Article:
DN5021 - Materials, Technology and Markets (2018/19)
|Module specification||Module approved to run in 2018/19|
|Module title||Materials, Technology and Markets|
|Module level||Intermediate (05)|
|Credit rating for module||30|
|School||The Sir John Cass School of Art, Architecture and Design (The Cass)|
|Total study hours||300|
|Running in 2018/19||
This module enables the student to discover and examine the current pro-fessional environments for design, manufacture and production available within the discipline
Students will bring together their knowledge and experience of materials and making and re-examine them in the light of industry and real world needs. Students will develop and understand approaches to design, produc-tion and manufacture and to the introduction of efficient and industry rele-vant development and making practice.
The module introduces specialist methods, terms and approaches that are used to communicate technical specifications and visual form with precision and clarity. Students will further establish critical and evaluative processes to expand knowledge and understanding of materials, manufacture and the professional requirements underpinning ethical and sustainable values and responsibilities relevant to three-dimensional design. Students will discover how craft, design, technology, manufacturing and emerging material and process technologies can apply to contemporary practice and begin to rec-ognise their place in the designed and made world.
Through specialist industry contact and specific tasks, students will experi-ence critical debate, commercial response and career relevant development while identifying the commercial and professional context
The presentation and communication of all aspects of this module are key to the fulfilment of an understanding of industry practice vital for professional approaches to designing and making at level 6. Students will deliver presen-tations in appropriate disciplinary forms gaining confidence in presentation, collaboration and decision making including team working.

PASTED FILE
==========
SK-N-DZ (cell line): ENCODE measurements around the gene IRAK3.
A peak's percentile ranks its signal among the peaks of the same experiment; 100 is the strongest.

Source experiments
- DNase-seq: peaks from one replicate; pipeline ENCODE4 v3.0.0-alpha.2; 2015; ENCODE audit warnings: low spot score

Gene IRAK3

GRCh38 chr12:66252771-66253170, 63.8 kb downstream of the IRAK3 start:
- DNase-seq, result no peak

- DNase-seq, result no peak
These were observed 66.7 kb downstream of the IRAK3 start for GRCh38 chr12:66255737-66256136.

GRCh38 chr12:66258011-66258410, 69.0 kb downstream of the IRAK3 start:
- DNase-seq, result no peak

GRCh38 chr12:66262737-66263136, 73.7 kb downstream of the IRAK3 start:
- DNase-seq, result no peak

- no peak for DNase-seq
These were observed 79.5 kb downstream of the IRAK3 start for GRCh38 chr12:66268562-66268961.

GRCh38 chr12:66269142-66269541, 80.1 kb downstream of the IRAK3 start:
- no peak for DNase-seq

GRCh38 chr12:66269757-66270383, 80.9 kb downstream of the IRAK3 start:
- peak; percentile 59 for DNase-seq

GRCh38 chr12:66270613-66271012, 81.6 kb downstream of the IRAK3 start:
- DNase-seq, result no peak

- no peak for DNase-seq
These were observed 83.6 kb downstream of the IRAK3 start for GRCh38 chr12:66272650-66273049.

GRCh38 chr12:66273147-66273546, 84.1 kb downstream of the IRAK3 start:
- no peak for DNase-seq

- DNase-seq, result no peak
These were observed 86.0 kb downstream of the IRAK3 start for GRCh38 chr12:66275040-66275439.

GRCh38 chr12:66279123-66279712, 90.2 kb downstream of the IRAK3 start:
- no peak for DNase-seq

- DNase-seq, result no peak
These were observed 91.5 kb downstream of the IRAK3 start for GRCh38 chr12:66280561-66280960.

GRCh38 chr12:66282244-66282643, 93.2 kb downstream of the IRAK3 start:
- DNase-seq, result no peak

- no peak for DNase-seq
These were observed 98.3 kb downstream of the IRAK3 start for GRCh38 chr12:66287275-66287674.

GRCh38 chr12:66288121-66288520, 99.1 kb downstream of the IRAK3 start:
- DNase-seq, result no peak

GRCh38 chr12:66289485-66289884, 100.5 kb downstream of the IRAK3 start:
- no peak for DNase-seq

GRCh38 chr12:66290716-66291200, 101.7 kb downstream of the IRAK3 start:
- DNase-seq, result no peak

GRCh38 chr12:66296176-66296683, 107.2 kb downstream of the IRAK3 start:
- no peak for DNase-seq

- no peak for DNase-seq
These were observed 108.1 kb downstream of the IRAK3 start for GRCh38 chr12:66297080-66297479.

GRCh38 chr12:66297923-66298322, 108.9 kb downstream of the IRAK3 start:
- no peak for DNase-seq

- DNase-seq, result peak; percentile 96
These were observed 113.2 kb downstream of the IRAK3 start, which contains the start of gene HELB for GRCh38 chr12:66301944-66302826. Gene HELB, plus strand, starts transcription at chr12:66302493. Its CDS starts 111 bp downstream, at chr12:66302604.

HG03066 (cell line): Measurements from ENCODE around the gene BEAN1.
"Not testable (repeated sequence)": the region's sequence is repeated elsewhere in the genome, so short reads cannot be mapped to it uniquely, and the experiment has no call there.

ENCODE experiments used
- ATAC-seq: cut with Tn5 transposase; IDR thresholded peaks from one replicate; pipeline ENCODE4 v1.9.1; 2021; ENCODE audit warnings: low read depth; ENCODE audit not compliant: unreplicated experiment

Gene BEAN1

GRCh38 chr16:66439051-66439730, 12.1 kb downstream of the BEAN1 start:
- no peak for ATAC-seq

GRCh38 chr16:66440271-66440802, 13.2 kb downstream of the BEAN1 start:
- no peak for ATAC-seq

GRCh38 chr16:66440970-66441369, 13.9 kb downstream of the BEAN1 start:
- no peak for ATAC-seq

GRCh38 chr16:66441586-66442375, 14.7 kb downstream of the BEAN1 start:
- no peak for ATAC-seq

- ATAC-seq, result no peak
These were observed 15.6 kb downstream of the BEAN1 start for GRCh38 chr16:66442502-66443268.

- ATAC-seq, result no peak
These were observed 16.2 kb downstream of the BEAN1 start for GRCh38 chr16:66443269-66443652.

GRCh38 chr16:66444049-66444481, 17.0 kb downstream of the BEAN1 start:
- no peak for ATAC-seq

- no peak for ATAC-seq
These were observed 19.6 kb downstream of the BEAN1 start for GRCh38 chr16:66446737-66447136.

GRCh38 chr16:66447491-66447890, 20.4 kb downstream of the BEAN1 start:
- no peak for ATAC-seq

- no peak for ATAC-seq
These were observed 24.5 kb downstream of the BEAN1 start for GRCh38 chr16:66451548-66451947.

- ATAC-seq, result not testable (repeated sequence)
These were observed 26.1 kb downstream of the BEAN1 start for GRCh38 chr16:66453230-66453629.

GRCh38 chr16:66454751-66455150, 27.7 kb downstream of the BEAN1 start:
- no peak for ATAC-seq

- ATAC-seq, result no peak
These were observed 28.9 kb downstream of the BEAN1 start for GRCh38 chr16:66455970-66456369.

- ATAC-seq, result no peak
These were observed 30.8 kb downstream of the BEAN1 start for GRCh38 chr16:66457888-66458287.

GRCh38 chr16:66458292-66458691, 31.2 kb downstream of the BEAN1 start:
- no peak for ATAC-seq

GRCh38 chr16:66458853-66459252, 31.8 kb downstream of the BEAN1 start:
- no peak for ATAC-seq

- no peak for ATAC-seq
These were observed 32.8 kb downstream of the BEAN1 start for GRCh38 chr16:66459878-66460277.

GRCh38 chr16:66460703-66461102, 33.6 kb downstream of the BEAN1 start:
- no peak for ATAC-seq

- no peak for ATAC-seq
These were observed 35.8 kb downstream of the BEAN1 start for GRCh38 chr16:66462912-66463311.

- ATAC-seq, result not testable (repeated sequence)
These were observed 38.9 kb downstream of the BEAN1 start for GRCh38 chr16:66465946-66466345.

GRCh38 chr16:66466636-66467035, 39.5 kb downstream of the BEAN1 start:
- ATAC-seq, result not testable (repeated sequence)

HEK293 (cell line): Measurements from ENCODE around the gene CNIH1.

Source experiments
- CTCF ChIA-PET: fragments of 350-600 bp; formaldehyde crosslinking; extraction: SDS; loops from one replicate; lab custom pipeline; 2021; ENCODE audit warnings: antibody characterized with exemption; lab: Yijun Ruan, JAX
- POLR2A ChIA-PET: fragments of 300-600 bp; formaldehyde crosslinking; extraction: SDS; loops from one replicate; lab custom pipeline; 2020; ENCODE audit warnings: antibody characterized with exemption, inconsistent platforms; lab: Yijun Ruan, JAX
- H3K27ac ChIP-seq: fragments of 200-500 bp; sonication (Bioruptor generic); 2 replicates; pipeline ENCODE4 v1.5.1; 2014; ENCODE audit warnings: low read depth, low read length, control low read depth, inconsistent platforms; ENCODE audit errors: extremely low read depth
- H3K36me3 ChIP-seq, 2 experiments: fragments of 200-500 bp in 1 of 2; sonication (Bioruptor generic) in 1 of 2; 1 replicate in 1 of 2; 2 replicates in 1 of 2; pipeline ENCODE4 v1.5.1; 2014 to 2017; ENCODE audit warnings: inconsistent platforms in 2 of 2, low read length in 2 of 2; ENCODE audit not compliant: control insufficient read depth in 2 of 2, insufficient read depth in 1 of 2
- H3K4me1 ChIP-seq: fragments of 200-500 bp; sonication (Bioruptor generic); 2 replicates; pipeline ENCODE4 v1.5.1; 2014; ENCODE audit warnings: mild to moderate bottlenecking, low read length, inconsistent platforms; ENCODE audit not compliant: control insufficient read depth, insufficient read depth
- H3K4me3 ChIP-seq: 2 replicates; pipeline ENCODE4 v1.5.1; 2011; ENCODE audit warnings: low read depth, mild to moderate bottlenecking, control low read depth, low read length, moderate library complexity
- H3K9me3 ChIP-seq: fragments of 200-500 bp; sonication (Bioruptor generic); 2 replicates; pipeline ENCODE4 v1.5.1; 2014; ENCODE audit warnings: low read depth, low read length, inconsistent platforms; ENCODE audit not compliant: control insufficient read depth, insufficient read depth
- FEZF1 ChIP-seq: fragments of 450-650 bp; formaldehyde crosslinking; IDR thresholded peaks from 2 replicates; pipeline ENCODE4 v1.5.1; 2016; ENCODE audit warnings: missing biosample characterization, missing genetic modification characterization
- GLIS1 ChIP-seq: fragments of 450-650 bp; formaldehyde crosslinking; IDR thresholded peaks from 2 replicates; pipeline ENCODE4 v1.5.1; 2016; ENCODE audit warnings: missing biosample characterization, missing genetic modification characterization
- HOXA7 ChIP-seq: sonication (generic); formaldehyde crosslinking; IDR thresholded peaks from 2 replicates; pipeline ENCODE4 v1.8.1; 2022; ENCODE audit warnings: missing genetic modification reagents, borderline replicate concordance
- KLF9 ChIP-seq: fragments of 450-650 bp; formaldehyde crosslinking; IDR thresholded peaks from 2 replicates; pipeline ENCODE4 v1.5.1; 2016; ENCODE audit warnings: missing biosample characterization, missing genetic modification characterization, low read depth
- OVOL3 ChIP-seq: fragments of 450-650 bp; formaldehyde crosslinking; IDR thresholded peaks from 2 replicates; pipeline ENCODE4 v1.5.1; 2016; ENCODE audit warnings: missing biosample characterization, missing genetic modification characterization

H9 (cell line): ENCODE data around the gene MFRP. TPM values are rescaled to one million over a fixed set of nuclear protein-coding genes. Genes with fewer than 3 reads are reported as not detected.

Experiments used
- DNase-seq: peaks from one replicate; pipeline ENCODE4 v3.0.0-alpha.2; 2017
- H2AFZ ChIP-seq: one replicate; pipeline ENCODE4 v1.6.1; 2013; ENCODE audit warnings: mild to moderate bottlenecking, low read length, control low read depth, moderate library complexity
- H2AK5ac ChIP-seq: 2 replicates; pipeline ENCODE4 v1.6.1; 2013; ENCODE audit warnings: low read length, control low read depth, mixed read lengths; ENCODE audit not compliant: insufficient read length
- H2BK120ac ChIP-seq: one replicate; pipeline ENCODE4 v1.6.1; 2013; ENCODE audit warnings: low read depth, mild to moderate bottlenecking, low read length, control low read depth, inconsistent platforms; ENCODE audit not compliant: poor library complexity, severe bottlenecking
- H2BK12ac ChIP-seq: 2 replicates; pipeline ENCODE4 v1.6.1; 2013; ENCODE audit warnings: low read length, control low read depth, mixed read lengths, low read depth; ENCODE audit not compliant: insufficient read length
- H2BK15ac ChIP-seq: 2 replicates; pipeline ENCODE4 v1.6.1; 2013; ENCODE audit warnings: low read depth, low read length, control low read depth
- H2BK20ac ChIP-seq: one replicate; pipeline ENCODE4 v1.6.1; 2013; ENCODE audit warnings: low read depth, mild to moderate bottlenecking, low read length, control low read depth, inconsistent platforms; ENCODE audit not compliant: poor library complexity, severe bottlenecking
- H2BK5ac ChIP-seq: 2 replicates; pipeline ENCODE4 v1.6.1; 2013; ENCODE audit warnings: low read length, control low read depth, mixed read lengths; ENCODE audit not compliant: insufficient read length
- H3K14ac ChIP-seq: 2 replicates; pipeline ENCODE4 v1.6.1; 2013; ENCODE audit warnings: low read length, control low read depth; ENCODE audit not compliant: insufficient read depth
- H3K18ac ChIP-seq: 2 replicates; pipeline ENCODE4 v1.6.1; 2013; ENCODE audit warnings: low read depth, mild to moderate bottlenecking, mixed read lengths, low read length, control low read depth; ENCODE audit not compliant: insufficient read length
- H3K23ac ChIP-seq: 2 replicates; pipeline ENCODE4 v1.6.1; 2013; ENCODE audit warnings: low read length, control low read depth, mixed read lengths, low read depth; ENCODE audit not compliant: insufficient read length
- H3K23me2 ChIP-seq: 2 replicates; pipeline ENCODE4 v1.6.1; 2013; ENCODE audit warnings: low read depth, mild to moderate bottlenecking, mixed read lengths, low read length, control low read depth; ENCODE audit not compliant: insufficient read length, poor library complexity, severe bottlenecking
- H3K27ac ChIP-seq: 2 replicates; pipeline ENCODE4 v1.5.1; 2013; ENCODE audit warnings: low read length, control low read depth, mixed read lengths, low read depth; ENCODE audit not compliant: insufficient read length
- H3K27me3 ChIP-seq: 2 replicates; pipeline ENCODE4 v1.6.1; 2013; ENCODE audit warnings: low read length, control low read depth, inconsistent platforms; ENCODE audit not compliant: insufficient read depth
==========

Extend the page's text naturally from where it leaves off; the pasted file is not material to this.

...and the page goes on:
Prior learning requirements
Pass and completion of prior level
A series of lectures, seminars and workshops will develop knowledge of and a technical analysis of contemporary pro-jects, providing a practical framework through which to evalu-ate discipline-specific examples.
The syllabus will also typically include initial demonstrations of industry standard methods of production, in University work-shops, or hosted at external industrial facilities. The purpose of this is to bring to light opportunities for making and unex-pected approaches. Using this, students will research ‘in ac-tion’, seeking unexpected possibilities revealed by the out-comes of experimentation.
Students will research and build a database of relevant, espe-cially new and forthcoming, materials, technology and pro-cesses that will now or in the future be deployed in the design and manufacture of products.
Taught sessions will normally develop analytical design think-ing and subject-specific professional considerations
plus methods of research, analysis and professional presenta-tion for ‘real world’ dissemination
Your work will be planned and recorded (through detailed dia-ry, workbook or log) research through all stages of analysis, development and proposition including case and precedent study
Workshops will aid you in the development of a professionally constructed presentation utilising image/ text/ word/ object.
There will be individual and team review of work in progress and outcomes proposed.
Learning Outcomes 1 - 4
Balance of independent study and scheduled teaching activity
Scheduled teaching ensures that independent study is effective and ad-dresses the learning outcomes and assessment tasks. Students are ex-pected to, and have the opportunity to, continue with their studies outside of scheduled classes. There will be a range of learning strategies deployed and individual learning styles will be accommodated. The module’s learning outcomes, its contents and delivery, have been scrutinised and will be regu-larly reviewed to ensure an inclusive approach to pedagogic practice.
The module and course utilise the University’s blended learning platform to support and reinforce learning, to foster peer-to-peer communication and to facilitate tutorial support for students. Reflective learning is promoted through assessment items and interim formative feedback points that ask students to reflect on their progress, seek help where they identify the oppor-tunity for improvement in learning strategies and outcomes, and make rec-ommendations to themselves for future development. Throughout the mod-ule, students build a body of work, including reflections on progress and achievement.